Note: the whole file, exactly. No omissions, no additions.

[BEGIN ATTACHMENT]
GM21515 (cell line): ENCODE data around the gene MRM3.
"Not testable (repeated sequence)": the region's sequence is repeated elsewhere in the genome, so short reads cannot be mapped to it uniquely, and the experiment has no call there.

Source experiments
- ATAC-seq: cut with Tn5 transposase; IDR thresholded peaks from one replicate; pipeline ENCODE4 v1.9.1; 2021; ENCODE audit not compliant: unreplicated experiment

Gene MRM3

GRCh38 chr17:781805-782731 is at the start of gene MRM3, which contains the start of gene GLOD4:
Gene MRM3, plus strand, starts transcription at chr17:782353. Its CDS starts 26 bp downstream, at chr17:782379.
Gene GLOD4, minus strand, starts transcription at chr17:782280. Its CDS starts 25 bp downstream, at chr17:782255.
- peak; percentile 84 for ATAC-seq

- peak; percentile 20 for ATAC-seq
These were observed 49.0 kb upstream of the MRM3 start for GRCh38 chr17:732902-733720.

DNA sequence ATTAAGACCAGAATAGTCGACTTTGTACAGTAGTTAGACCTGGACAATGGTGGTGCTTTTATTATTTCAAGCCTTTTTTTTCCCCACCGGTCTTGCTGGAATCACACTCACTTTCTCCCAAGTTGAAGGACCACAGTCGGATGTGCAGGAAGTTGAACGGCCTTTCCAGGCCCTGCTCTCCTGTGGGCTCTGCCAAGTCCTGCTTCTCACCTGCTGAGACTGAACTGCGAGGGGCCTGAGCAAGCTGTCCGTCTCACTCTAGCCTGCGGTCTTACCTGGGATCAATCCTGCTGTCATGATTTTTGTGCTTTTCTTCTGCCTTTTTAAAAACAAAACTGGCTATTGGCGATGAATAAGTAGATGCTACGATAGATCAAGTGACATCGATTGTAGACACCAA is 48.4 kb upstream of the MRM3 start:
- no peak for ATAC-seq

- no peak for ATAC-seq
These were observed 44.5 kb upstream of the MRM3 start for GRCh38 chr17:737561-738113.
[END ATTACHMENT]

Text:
GM21515 (cell line): ENCODE data around the gene MRM3.
"Not testable (repeated sequence)": the region's sequence is repeated elsewhere in the genome, so short reads cannot be mapped to it uniquely, and the experiment has no call there.

Source experiments
- ATAC-seq: cut with Tn5 transposase; IDR thresholded peaks from one replicate; pipeline ENCODE4 v1.9.1; 2021; ENCODE audit not compliant: unreplicated experiment

Gene MRM3

GRCh38 chr17:781805-782731 is at the start of gene MRM3, which contains the start of gene GLOD4:
Gene MRM3, plus strand, starts transcription at chr17:782353. Its CDS starts 26 bp downstream, at chr17:782379.
Gene GLOD4, minus strand, starts transcription at chr17:782280. Its CDS starts 25 bp downstream, at chr17:782255.
- peak; percentile 84 for ATAC-seq

- peak; percentile 20 for ATAC-seq
These were observed 49.0 kb upstream of the MRM3 start for GRCh38 chr17:732902-733720.

DNA sequence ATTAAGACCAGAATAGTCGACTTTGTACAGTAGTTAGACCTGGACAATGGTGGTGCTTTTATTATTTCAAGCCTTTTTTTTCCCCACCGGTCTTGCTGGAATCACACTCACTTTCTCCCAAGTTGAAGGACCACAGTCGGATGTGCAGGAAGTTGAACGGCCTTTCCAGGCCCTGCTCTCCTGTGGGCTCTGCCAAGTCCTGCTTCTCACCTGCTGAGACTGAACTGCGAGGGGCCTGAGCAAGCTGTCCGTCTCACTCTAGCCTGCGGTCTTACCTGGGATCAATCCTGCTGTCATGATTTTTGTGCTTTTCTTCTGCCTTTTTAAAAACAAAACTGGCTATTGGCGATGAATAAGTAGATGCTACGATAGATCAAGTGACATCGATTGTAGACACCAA is 48.4 kb upstream of the MRM3 start:
- no peak for ATAC-seq

- no peak for ATAC-seq
These were observed 44.5 kb upstream of the MRM3 start for GRCh38 chr17:737561-738113.